In the times of mass graves, vanishing forests, multi-million dollar MOUs and new defi nitions of poverty line, scholar Ashis Nandy brings in some perspective.
You are constantly questioning the nature of patriotism, even calling it an ‘intimate enemy’. Do you believe that in more than any time in history, patriotism is a ‘sarkar’ construct or is it a right wing phenomenon?
No, that is not the point. In fact, I distinguish between patriotism and nationalism. Patriotism is a form of territoriality. Even cats and dogs are territorial. If you change your home, your pet cat doesn’t change. He stays back in the old house. Birds are also territorial. Th at’s how the pigeon mails came into being. But nationalism is something different. It is not a sentiment. It’s a theory… an ideology and like all ideologies have a larger ambition, it occupies a larger, a different space in our personality. And I think that like all ideologies, the demands of nationalism are much more ‘total’. And I object to that because I believe that kind of nationalism is a contribution of Western imperialism. In this part of the world we have internalised it and made it our own. But it has never paid dividends in our community based society.
In that context, what’s your take on Tagore’s ‘Jana Gana Mana’ which was originally written for King George’s welcome?
No, that’s a rumour, and that’s an attempt to slander him. He has given a very powerful and detailed response to it; you can get it in his writing. Not only that, I would like to point out that if you read Jana Gana Mana carefully, the whole song, you will know that it could not have been written for any King, George, or otherwise because he is talking of ‘Jana Gana Mana Adhinayaka’, who is for ages, presiding over the destiny of human beings all over the world, and to whom pilgrims have gone. Th at is something that is not, obviously, directed towards any earthly king.
You’ve talked about the epic culture in India, would you elucidate a little further about the gods and the demons?
I believe that’s what scholars like Marx said in a kind of dismissive tone; it is partly true and is in many ways true of India. Th is is primarily a historic society. Th ere might have been some fragments of history somewhere, but this is primarily a historical society because this society has prioritised non-historical ways of looking at the past. Th ere will be some historical ways of looking at the past… But on the whole, this society has always believed in constructions of the past, And it is part of India’s DNA that historical consciousness had not been prioritised and given absolute sanction. And this has made our past also open-ended, like our futures. Th is is one of the few societies which can actually say that.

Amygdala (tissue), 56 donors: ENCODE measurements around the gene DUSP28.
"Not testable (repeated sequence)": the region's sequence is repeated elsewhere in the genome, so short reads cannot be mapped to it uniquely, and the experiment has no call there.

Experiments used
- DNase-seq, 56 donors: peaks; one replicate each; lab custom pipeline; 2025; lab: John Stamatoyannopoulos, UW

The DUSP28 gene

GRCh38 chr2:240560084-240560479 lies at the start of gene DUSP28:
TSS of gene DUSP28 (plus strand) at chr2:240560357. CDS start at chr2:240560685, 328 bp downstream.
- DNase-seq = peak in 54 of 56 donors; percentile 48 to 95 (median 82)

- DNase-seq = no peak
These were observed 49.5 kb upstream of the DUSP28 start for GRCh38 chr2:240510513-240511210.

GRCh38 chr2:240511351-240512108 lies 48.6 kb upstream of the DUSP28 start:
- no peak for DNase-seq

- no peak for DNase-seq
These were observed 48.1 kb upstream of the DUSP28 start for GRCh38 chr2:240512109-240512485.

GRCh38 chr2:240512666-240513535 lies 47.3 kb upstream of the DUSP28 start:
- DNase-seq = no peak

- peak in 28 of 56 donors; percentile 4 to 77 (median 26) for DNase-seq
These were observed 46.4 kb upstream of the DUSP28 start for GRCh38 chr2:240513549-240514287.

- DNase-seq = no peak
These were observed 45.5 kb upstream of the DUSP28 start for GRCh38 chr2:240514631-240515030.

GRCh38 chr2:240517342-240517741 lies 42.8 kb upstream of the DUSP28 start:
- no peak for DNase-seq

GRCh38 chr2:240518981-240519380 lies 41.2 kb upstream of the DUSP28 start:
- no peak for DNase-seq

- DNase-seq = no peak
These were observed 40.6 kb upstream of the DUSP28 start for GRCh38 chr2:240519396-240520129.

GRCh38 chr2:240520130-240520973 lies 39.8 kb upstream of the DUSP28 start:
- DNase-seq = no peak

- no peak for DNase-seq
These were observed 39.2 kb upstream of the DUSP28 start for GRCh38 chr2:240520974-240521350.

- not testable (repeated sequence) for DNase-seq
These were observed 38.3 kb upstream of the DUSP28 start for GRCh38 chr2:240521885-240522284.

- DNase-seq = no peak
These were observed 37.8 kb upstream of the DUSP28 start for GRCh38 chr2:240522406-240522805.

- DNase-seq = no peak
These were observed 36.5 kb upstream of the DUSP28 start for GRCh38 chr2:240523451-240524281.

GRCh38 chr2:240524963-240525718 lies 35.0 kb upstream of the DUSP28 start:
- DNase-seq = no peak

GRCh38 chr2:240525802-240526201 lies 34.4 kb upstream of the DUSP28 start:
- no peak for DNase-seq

Would you say it’s a beautiful thing?
I think it’s a beautiful thing. Because we reach our future through the past, very often.
And on the topic of epics, there are many renditions of the Ramayana. What do you make of the ban on AK Ramanujan’s version?
The Ramayana is of the Dalit community too. They will be further marginalised. There are communities here which worship Ravana. To whom Ram Navami is a day of mourning. Even in north Bengal there are such communities. It is a shame, and a travesty of Hinduism to destroy the right of Hindu communities who have chosen to build temples to Duryodhan, Karna, Vibhishan and so on and so forth all over India. I think apart from being Brahmanic, it’s demonic. Let me put it this way- it’s a rakshas gesture.
How would you describe Kashmir… as a stand-alone socio-political entity?